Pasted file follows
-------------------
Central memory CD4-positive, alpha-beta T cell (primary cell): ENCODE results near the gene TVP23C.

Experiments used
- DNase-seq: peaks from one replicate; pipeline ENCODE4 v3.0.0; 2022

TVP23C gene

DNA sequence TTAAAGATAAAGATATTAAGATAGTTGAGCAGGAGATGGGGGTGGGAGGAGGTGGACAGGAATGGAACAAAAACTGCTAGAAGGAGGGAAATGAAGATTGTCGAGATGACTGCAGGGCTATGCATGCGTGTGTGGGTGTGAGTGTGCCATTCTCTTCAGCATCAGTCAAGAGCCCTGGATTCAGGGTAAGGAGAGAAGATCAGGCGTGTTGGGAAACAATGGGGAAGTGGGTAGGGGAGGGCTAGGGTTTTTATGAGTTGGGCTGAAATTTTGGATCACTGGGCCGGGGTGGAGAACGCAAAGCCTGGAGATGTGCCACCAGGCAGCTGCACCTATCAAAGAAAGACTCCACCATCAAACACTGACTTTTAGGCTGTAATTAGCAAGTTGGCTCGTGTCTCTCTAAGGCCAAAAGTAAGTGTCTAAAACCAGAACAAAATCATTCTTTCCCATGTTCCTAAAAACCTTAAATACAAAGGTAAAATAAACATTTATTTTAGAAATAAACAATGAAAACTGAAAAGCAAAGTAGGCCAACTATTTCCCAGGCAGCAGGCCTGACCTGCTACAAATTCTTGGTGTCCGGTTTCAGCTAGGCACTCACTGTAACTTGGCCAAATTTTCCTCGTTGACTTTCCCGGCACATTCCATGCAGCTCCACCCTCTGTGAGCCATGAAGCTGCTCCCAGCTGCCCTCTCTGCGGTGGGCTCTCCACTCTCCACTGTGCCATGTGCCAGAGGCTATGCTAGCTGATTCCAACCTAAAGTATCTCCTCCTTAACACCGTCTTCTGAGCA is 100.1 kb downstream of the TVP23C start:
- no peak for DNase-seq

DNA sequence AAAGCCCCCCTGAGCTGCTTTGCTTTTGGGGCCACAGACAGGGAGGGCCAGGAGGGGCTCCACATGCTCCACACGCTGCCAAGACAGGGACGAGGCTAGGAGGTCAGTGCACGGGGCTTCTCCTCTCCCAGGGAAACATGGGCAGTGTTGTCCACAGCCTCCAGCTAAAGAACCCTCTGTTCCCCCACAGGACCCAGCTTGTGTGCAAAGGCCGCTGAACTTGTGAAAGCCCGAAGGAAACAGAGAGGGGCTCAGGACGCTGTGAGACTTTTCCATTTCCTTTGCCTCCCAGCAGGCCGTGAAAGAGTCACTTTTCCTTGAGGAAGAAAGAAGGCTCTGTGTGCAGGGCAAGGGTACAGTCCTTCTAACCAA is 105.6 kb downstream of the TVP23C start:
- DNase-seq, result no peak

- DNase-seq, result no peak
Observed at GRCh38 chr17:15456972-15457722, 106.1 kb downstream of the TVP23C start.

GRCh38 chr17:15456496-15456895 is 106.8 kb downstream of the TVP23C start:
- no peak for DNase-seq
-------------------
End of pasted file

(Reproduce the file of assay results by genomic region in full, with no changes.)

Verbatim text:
Central memory CD4-positive, alpha-beta T cell (primary cell): ENCODE results near the gene TVP23C.

Experiments used
- DNase-seq: peaks from one replicate; pipeline ENCODE4 v3.0.0; 2022

TVP23C gene

DNA sequence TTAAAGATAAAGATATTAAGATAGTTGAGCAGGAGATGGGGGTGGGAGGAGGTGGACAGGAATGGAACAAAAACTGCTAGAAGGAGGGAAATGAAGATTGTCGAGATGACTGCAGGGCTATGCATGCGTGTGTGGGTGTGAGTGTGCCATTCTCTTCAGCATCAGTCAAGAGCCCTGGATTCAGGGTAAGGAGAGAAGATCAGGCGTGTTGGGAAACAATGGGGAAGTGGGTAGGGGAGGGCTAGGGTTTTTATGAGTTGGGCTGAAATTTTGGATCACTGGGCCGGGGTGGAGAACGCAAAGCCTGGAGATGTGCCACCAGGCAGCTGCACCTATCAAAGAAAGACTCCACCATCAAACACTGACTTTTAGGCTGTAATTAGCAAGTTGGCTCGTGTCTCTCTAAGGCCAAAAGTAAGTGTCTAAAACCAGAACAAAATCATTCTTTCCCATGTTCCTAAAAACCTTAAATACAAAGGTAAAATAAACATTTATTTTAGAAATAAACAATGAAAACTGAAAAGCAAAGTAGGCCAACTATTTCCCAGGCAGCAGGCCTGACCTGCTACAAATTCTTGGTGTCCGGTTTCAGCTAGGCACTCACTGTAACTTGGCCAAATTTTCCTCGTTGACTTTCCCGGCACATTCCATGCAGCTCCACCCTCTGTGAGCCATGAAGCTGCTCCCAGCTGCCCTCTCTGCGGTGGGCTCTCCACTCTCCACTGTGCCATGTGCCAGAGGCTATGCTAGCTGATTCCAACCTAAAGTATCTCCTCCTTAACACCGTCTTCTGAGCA is 100.1 kb downstream of the TVP23C start:
- no peak for DNase-seq

DNA sequence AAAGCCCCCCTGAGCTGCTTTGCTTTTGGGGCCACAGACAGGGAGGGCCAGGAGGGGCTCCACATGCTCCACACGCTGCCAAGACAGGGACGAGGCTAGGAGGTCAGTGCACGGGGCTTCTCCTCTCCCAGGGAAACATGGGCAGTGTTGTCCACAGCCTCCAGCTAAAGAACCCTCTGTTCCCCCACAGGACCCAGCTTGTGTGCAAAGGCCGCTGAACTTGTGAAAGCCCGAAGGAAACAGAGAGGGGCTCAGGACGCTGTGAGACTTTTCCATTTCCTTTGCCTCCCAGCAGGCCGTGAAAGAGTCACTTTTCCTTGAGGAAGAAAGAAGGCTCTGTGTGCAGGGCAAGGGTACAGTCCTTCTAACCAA is 105.6 kb downstream of the TVP23C start:
- DNase-seq, result no peak

- DNase-seq, result no peak
Observed at GRCh38 chr17:15456972-15457722, 106.1 kb downstream of the TVP23C start.

GRCh38 chr17:15456496-15456895 is 106.8 kb downstream of the TVP23C start:
- no peak for DNase-seq